"Now, I have no choice but to put the knowledge I have acquired into action."
Kristina Ahlnäs embarks on a challenging new life when she leaves Finland and Sweden to work as a marine biologist at the University of Alaska in June 1969. She previously studied at the University of Helsinki and on a Fulbright scholarship at the Scripps Institution of Oceanography at the University of California in San Diego. She then worked at the Finnish Institute of Marine Research, at the University of Washington in Seattle, and at the Royal Fishery Board in Sweden. Despite the promise of a five-year contract and a raise in salary in Sweden, the author is lured by her well-honed sense of adventure to Alaska, the new forty-ninth state established just a decade before despite its sale by Russia to the US in 1867.
This memoir focuses upon episodes from thirty-three of Ahlnäs' fifty years in Alaska, notably covering her personal life and wilderness adventures. She becomes dissatisfied with the rental homes she lives in, particularly the plunbing in the duplex trailer, which is quite often frozen in Alaska’s sub-zero winter temperatures. This is further complicated by the owners’ unresponsiveness to many repair issues. When she’s not grappling with survival in a home not quite up to standards for the frigid climate, she spends her time walking or skiing to her jobs at the Institute of Marine Science (IMS) and the Geophysical Institute (GI) on the West Ridge of the University of Alaska.
The author’s eventual property purchase solves the landlord issues as well as the lack of housing caused by an influx of oil pipeline workers. The construction on her property evolves into a major adventure in itself as she spends a decade completing the full project, beginning with an elevated log cache meant to store food in the Alaskan wilderness safely. The forty-nine-square foot cache becomes her home as she continues her work at university headquarters in Fairbanks while also touring Alaska periodically at a time when air or sea travel was the primary mode of long-distance travel between Alaska’s small cities and settlements and for recreational excursions into wilderness areas. She also participated in scientific expeditions at sea, sponsored by the University of Alaska.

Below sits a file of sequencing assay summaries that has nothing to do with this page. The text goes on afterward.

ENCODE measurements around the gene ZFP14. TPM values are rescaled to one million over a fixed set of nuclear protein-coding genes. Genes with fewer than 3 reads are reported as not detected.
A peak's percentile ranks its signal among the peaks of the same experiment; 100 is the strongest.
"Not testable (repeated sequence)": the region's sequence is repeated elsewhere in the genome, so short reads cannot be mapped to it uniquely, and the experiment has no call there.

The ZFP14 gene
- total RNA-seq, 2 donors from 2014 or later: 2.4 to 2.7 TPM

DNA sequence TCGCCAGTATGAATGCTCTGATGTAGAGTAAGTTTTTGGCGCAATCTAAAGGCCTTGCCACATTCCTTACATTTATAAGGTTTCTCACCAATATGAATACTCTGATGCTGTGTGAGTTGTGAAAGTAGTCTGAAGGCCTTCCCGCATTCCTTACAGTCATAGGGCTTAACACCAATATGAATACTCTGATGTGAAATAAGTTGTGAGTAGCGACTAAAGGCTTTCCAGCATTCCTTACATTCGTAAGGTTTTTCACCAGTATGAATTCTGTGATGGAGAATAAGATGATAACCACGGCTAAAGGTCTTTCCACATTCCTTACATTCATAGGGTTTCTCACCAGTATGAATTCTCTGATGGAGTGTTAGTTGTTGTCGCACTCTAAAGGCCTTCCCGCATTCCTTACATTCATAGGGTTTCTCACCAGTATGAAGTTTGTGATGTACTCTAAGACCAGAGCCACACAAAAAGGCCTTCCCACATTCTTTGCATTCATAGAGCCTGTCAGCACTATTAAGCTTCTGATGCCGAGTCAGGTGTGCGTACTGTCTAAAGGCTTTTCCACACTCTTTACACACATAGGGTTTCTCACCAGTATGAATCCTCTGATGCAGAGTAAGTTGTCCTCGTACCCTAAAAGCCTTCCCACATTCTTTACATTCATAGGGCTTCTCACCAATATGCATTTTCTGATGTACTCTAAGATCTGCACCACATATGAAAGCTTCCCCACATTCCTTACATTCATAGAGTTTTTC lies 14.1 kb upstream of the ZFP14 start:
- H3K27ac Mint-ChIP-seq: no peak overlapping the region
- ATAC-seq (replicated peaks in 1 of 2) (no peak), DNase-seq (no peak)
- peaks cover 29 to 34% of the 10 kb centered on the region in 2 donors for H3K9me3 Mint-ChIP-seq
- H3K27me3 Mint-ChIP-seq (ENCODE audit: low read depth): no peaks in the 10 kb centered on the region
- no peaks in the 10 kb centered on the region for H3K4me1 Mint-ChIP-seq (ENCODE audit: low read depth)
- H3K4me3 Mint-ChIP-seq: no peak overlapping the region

It goes almost without saying that this is an exciting, colorful, and unconventional life for a young woman born in 1937, who originally had to serve as a “mess girl”—a waitress and kitchen help—aboard a Finnish research vessel in the summer of 1959 when she was a young student at the University of Helsinki because only service positions were open for females despite her status as a student in geophysics and oceanography. The ongoing construction of her home in the woods near Fairbanks was often a community affair, with coworkers and friends giving advice and pitching in on labor.
Ahlnäs' impressive memory and incredible devotion to detail shine throughout this memoir, whether she’s describing the construction of her cabin and cache, visiting Alaskan cultural events, or traveling on expeditions organized by her university department. The prose lapses very occasionally into some uneven writing. Yet the prose is arguably at its best in Ahlnäs’ vibrant and descriptive writing, whether she’s on the ground, in the air, or at sea in Alaska’s cold, rugged, and unforgiving environments. For example, on a trip to treeless, tundra-covered Pribilof Island in 1974, she writes, “I find a spot where I can lie on the lupine-decorated, lush blue-green carpet and stretch over the edge to gaze down on a thick-billed murre hatching a turquoise colored pear-shaped egg on a dangerously narrow cliff ledge…”
The author also writes with flair when covering Alaskan history or offering scientific data related to her job and her research papers, and her work experiences provide much educational material to accompany the adventurous aspects of her narrative. Her readers will practically feel Alaska’s year-round cold, see the Northern lights, midnight sun, and the gathering of grizzly bears, seals, seabirds, and other creatures in their respective environments near the Arctic Circle, and taste and smell the exotic dishes that both indigenous and immigrant cooks prepare from Alaska’s exotic flora and fauna. This memoir promises to be a fascinating read for those who have already experienced Alaska and a vivid experience of a life well-lived for armchair travelers seeking a safe literary expedition.
-Kate Robinson, US Review of Books